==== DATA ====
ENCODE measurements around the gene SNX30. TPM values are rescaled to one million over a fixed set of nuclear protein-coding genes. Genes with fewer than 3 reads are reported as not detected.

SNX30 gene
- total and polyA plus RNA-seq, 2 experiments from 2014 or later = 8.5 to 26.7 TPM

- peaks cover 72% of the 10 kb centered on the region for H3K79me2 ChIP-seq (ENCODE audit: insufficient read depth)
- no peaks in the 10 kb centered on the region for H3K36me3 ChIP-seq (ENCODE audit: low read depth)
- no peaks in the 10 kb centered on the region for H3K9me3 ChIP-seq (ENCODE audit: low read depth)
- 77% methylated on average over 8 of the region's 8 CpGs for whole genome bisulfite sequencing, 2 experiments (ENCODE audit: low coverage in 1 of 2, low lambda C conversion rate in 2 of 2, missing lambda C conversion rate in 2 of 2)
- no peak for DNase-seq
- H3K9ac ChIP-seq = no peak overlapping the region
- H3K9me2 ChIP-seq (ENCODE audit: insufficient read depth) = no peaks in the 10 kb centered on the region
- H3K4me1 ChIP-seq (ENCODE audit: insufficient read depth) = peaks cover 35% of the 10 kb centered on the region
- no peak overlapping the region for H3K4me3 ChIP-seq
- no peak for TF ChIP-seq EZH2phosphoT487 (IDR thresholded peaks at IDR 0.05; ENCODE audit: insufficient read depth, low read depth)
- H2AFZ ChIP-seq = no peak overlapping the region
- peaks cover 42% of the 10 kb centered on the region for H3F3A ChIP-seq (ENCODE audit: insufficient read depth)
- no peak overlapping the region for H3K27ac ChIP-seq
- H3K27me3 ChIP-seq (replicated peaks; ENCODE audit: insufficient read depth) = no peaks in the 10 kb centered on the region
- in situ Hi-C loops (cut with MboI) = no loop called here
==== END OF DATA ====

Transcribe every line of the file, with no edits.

ENCODE measurements around the gene SNX30. TPM values are rescaled to one million over a fixed set of nuclear protein-coding genes. Genes with fewer than 3 reads are reported as not detected.

SNX30 gene
- total and polyA plus RNA-seq, 2 experiments from 2014 or later = 8.5 to 26.7 TPM

- peaks cover 72% of the 10 kb centered on the region for H3K79me2 ChIP-seq (ENCODE audit: insufficient read depth)
- no peaks in the 10 kb centered on the region for H3K36me3 ChIP-seq (ENCODE audit: low read depth)
- no peaks in the 10 kb centered on the region for H3K9me3 ChIP-seq (ENCODE audit: low read depth)
- 77% methylated on average over 8 of the region's 8 CpGs for whole genome bisulfite sequencing, 2 experiments (ENCODE audit: low coverage in 1 of 2, low lambda C conversion rate in 2 of 2, missing lambda C conversion rate in 2 of 2)
- no peak for DNase-seq
- H3K9ac ChIP-seq = no peak overlapping the region
- H3K9me2 ChIP-seq (ENCODE audit: insufficient read depth) = no peaks in the 10 kb centered on the region
- H3K4me1 ChIP-seq (ENCODE audit: insufficient read depth) = peaks cover 35% of the 10 kb centered on the region
- no peak overlapping the region for H3K4me3 ChIP-seq
- no peak for TF ChIP-seq EZH2phosphoT487 (IDR thresholded peaks at IDR 0.05; ENCODE audit: insufficient read depth, low read depth)
- H2AFZ ChIP-seq = no peak overlapping the region
- peaks cover 42% of the 10 kb centered on the region for H3F3A ChIP-seq (ENCODE audit: insufficient read depth)
- no peak overlapping the region for H3K27ac ChIP-seq
- H3K27me3 ChIP-seq (replicated peaks; ENCODE audit: insufficient read depth) = no peaks in the 10 kb centered on the region
- in situ Hi-C loops (cut with MboI) = no loop called here